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Genetic variability of Aedes aegypti (Diptera: Culicidae) in El Salvador and Honduras: presence of a widespread haplotype and implications for mosquito control.

BACKGROUND: This study examined population genetics of Aedes aegypti in El Salvador and Honduras, two adjacent countries in Central America. Aedes aegypti is associated with yellow fever, dengue, chikungunya, and Zika. Each year, thousands of cases of dengue are typically reported in El Salvador and Honduras.

METHODS: In El Salvador, collections were obtained from five Departments. In Honduras, samples were obtained from six municipalities in four Departments. Mitochondrial DNA cytochrome oxidase I (COI) was sequenced, and consensus sequences were combined with available sequences from El Salvador to determine haplotype number, haplotype diversity, nucleotide diversity, and Tajima's D. A haplotype network was produced to examine the relationship between genotypes.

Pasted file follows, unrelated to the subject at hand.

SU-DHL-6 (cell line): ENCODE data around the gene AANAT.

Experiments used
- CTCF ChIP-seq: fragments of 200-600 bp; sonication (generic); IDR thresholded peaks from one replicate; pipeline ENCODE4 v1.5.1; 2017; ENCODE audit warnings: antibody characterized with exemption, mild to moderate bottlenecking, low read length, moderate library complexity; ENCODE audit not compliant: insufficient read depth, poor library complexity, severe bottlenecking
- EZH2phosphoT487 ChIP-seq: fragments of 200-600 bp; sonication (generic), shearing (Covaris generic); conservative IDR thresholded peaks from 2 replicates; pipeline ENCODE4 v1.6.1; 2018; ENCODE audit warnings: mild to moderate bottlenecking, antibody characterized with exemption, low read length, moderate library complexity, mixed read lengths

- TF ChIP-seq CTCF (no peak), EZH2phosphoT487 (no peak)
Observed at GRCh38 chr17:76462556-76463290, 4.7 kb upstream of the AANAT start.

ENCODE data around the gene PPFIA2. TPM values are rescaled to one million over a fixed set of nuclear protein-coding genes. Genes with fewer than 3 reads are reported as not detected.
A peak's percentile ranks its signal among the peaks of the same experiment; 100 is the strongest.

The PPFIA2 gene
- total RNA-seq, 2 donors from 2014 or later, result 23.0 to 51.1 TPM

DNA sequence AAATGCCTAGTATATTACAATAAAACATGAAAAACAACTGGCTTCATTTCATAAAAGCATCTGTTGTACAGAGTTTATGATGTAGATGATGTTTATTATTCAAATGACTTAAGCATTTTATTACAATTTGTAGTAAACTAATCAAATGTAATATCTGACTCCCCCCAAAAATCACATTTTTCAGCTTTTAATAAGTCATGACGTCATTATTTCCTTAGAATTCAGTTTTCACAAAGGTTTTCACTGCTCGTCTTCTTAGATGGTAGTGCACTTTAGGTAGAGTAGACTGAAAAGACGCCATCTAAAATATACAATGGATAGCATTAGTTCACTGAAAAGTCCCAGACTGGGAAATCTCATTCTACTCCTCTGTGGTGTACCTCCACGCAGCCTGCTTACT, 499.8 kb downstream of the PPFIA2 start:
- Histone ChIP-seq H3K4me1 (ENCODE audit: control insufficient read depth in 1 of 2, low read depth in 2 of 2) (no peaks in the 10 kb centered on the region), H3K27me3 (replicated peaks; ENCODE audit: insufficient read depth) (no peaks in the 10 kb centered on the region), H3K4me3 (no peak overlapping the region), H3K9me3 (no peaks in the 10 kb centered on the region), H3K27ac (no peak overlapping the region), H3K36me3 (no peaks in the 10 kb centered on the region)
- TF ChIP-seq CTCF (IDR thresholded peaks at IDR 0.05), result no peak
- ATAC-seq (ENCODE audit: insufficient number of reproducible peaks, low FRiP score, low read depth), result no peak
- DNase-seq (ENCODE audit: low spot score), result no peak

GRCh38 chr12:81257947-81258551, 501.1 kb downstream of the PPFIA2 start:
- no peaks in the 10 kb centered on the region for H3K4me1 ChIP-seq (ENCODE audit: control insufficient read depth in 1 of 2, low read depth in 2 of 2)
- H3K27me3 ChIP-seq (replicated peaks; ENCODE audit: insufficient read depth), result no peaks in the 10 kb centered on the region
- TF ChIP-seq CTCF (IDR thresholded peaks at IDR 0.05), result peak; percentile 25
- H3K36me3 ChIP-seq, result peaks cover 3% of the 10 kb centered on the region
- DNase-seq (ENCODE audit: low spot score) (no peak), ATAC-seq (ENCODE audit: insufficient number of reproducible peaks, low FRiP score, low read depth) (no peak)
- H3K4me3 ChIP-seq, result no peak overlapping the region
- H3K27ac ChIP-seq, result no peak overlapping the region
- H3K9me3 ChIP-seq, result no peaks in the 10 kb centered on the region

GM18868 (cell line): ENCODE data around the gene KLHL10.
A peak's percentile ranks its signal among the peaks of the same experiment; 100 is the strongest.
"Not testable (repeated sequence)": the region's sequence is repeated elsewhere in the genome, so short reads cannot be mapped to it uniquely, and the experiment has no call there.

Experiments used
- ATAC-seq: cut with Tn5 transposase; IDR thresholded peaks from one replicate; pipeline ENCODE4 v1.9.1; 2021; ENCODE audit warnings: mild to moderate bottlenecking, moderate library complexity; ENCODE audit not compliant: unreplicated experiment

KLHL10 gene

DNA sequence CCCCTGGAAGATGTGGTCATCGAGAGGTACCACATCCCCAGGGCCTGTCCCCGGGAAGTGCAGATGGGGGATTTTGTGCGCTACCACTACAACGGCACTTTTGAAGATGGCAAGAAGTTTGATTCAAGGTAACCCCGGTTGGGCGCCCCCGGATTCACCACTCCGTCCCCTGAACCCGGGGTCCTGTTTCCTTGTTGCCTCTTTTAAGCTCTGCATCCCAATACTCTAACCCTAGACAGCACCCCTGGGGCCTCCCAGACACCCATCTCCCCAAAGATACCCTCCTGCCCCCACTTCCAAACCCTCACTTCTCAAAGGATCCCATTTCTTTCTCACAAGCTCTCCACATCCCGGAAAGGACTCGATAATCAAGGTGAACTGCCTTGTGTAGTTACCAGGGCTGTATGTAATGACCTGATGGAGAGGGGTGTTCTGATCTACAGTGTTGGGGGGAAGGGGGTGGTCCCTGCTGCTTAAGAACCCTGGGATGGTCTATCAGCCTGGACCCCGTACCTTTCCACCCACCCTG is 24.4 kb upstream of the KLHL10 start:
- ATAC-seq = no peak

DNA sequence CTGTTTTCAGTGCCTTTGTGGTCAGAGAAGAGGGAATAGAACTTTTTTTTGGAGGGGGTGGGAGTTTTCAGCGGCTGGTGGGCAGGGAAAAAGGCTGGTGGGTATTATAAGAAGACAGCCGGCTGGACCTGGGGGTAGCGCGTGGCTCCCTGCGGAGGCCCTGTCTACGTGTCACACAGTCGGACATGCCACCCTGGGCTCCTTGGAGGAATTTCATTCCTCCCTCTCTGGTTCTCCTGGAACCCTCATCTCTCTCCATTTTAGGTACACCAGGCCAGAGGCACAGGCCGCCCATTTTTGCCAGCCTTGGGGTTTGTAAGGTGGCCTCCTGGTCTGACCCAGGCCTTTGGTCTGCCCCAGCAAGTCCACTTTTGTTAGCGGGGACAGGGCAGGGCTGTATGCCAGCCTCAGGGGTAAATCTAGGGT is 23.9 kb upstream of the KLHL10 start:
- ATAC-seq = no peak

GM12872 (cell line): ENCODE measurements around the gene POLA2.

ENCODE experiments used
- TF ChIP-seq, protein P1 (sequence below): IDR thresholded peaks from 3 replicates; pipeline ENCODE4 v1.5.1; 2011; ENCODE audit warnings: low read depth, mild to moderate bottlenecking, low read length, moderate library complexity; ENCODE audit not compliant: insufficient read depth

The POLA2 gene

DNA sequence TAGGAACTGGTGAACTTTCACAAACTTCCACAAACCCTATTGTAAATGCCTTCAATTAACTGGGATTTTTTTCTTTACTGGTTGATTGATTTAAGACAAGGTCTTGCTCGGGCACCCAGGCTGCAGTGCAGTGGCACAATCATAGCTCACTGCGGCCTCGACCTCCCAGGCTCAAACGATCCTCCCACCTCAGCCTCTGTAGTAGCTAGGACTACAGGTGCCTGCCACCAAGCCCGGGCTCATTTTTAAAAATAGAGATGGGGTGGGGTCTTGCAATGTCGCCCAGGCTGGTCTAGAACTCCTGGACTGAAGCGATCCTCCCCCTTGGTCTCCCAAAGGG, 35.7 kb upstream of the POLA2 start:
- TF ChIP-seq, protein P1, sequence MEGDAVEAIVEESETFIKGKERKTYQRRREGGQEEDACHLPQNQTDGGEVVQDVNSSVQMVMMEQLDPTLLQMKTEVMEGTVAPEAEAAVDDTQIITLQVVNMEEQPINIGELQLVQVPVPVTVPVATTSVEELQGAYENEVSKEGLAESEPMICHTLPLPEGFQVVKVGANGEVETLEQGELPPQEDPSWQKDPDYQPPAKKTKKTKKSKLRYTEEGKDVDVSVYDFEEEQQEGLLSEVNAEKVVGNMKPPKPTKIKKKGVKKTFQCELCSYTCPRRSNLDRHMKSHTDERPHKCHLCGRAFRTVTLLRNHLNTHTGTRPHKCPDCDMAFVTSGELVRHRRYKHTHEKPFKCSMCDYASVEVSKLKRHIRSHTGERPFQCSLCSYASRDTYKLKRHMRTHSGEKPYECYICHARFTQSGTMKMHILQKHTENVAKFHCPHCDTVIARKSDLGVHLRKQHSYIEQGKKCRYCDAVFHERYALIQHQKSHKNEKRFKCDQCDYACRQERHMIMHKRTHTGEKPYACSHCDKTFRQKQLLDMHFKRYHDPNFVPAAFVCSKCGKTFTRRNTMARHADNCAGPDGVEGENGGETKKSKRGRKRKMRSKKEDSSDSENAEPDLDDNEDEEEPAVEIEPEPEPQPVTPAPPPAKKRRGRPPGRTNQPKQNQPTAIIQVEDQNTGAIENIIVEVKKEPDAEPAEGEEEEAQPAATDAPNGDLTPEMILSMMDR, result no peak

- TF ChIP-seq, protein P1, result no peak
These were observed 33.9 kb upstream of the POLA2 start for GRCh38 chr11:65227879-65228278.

RESULTS: In El Salvador, there were 17 haplotypes, while in Honduras there were 4 haplotypes. In both El Salvador and Honduras, Haplotype 1 is most abundant and widespread. In El Salvador, haplotype H2 was also widespread in 10 of 11 sampled municipalities, but it was not present in Honduras. The capital of El Salvador (San Salvador) and the eastern region of ES had the highest haplotype diversity of regions sampled.

CONCLUSIONS: Haplotype 1 and H2 each belong to different phylogenetic lineages of Ae. aegypti. The most geographically widespread haplotype (H1) may have been present the longest and could be a remnant from previous eradication programs. These data may contribute to future control programs for Ae. aegypti in the two countries.

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